Public school teachers head back to classroom without contract

Published: Jul. 29, 2012 at 10:53 PM HST|Updated: Jul. 30, 2012 at 3:56 AM HST
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Wil Okabe
Wil Okabe

HONOLULU (HawaiiNewsNow) - The new school year starts on Monday and teachers will be heading back to their classrooms without a new contract. There are currently no negotiations going on between the State and the Hawaii State Teachers Association, but a letter sent by the State to the HSTA could change that.

The President of the HSTA wants his members to stay positive.

"The morale of the teachers is very disappointed at this point, it's about respect and I believe the teachers want to have a contract before we start the school year," said Wil Okabe.

But the school year starts on Monday, at least for most public school teachers, and they're still without a contract. Back in May, teachers voted to accept the same contract they turned down in January even though the governor said that the agreement was no longer valid.

"Since then, the economy has gotten better, the governor has said there's a surplus of about $300-million, so we are very perplexed as to why the agreement cannot be accepted," said Okabe.

A statement from the governor's office says:

"Mr. Okabe is mistaken to characterize the administration's news of good fiscal management as a "surplus." There remain many financial obligations and unfunded liabilities which we are working to get a handle on instead of pretending they're not there."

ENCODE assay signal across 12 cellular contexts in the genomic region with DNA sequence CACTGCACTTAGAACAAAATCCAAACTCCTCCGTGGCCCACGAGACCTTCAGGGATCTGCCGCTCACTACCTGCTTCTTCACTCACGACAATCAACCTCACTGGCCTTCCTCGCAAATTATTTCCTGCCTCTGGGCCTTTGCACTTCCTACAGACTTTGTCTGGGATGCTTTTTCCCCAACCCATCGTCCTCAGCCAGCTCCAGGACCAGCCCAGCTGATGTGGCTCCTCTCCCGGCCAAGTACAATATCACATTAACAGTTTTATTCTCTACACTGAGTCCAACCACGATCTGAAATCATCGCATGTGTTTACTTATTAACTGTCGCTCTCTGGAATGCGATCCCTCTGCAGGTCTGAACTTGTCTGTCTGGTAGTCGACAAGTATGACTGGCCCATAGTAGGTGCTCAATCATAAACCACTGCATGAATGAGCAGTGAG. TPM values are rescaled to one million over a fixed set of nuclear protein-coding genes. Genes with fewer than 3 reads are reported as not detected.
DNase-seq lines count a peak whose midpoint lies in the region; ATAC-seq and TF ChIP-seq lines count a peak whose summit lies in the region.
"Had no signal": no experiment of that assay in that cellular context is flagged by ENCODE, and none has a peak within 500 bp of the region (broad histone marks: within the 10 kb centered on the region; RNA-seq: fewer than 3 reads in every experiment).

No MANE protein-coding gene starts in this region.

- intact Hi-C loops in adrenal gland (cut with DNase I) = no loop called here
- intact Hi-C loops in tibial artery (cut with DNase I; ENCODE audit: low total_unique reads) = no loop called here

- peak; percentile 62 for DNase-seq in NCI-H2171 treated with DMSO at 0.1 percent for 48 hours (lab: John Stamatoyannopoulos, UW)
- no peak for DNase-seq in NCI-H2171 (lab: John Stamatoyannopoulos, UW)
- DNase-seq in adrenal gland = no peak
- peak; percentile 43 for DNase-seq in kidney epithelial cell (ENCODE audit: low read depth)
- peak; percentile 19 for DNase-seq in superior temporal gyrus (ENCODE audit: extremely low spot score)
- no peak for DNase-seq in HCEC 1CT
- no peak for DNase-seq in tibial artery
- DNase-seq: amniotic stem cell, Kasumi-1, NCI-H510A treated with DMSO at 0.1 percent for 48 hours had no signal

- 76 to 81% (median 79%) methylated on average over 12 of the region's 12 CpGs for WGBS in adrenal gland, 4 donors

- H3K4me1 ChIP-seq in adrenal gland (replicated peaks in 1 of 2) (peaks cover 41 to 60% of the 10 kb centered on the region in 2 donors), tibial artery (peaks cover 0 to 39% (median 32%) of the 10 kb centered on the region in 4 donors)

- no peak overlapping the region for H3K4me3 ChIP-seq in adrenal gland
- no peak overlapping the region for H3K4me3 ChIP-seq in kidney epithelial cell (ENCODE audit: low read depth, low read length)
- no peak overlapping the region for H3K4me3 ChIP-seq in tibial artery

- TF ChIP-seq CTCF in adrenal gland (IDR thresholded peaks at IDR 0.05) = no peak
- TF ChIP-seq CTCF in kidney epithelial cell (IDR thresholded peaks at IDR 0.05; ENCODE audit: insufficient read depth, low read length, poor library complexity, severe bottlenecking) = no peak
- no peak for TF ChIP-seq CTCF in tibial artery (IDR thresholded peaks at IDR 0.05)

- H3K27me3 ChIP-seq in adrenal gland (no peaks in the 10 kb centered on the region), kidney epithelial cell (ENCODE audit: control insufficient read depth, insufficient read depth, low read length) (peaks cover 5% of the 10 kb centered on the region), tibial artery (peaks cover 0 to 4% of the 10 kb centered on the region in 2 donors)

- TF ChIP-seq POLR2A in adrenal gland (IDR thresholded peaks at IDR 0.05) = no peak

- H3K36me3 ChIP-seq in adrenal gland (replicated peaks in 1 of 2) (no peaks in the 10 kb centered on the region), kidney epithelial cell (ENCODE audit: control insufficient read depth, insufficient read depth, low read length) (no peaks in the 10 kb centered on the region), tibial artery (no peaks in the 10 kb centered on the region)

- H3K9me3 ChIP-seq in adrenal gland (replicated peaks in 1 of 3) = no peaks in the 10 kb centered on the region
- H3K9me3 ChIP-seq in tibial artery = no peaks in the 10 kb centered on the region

According to the state, the Attorney General says an offer terminated by rejection cannot be later revived by a subsequent purported acceptance.

In a letter dated July 25th, the governor's chief negotiator tells HSTA President Wil Okabe:

"The employer and HSTA must resume bargaining in order to reach a new tentative agreement. Nothing precludes the parties from considering the provisions of prior tentative agreements."

That's something Okabe was pleased to hear and says that will be discussed with the board of directors in a meeting this week.

"HSTA is always willing to talk; I believe that the last tentative agreement is a message from our members to look at this situation about how the economy has improved, with the access of $300-million."

Meanwhile, the state is just three months away from being reviewed for its progress in meeting the reform requirements for the $75-million "Race to the Top" grant.

Okabe tells us they've met every measure in regards to the "Race to the Top." The state says they're looking forward to negotiations.

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